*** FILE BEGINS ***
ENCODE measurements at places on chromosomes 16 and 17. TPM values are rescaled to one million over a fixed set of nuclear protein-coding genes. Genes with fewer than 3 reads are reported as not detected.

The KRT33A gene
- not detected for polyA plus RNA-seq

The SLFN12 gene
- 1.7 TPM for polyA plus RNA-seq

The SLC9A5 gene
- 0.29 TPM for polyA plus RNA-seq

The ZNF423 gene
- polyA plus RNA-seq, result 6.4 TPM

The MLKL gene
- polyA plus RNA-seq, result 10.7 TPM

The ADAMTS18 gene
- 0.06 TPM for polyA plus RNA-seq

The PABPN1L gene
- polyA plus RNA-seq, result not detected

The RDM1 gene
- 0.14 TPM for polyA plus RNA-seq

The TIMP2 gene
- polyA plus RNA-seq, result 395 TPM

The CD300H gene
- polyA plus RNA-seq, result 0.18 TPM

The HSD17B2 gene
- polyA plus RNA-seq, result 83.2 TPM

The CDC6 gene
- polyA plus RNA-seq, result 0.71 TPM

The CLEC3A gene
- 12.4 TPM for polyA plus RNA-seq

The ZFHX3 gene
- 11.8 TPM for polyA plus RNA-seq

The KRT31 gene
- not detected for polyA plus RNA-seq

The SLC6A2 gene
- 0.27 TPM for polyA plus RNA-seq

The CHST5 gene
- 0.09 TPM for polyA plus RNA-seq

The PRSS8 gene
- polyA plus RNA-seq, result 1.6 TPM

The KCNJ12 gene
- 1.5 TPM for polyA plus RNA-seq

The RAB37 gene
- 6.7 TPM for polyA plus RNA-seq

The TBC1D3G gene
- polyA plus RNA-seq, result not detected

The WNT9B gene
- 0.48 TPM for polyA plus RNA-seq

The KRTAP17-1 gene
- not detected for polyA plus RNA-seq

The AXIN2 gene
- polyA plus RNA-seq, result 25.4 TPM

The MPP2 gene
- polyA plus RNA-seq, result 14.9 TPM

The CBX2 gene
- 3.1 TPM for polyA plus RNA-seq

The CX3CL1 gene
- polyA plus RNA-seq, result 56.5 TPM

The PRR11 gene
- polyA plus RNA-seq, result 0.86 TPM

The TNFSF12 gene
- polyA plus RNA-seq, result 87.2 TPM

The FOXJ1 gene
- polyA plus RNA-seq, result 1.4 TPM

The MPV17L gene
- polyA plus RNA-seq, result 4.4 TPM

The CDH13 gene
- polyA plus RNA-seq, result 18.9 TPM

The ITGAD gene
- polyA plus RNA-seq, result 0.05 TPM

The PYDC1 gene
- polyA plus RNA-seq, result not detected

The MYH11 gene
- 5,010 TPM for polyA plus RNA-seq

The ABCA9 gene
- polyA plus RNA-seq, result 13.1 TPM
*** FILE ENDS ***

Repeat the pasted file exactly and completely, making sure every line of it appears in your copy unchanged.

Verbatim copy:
ENCODE measurements at places on chromosomes 16 and 17. TPM values are rescaled to one million over a fixed set of nuclear protein-coding genes. Genes with fewer than 3 reads are reported as not detected.

The KRT33A gene
- not detected for polyA plus RNA-seq

The SLFN12 gene
- 1.7 TPM for polyA plus RNA-seq

The SLC9A5 gene
- 0.29 TPM for polyA plus RNA-seq

The ZNF423 gene
- polyA plus RNA-seq, result 6.4 TPM

The MLKL gene
- polyA plus RNA-seq, result 10.7 TPM

The ADAMTS18 gene
- 0.06 TPM for polyA plus RNA-seq

The PABPN1L gene
- polyA plus RNA-seq, result not detected

The RDM1 gene
- 0.14 TPM for polyA plus RNA-seq

The TIMP2 gene
- polyA plus RNA-seq, result 395 TPM

The CD300H gene
- polyA plus RNA-seq, result 0.18 TPM

The HSD17B2 gene
- polyA plus RNA-seq, result 83.2 TPM

The CDC6 gene
- polyA plus RNA-seq, result 0.71 TPM

The CLEC3A gene
- 12.4 TPM for polyA plus RNA-seq

The ZFHX3 gene
- 11.8 TPM for polyA plus RNA-seq

The KRT31 gene
- not detected for polyA plus RNA-seq

The SLC6A2 gene
- 0.27 TPM for polyA plus RNA-seq

The CHST5 gene
- 0.09 TPM for polyA plus RNA-seq

The PRSS8 gene
- polyA plus RNA-seq, result 1.6 TPM

The KCNJ12 gene
- 1.5 TPM for polyA plus RNA-seq

The RAB37 gene
- 6.7 TPM for polyA plus RNA-seq

The TBC1D3G gene
- polyA plus RNA-seq, result not detected

The WNT9B gene
- 0.48 TPM for polyA plus RNA-seq

The KRTAP17-1 gene
- not detected for polyA plus RNA-seq

The AXIN2 gene
- polyA plus RNA-seq, result 25.4 TPM

The MPP2 gene
- polyA plus RNA-seq, result 14.9 TPM

The CBX2 gene
- 3.1 TPM for polyA plus RNA-seq

The CX3CL1 gene
- polyA plus RNA-seq, result 56.5 TPM

The PRR11 gene
- polyA plus RNA-seq, result 0.86 TPM

The TNFSF12 gene
- polyA plus RNA-seq, result 87.2 TPM

The FOXJ1 gene
- polyA plus RNA-seq, result 1.4 TPM

The MPV17L gene
- polyA plus RNA-seq, result 4.4 TPM

The CDH13 gene
- polyA plus RNA-seq, result 18.9 TPM

The ITGAD gene
- polyA plus RNA-seq, result 0.05 TPM

The PYDC1 gene
- polyA plus RNA-seq, result not detected

The MYH11 gene
- 5,010 TPM for polyA plus RNA-seq

The ABCA9 gene
- polyA plus RNA-seq, result 13.1 TPM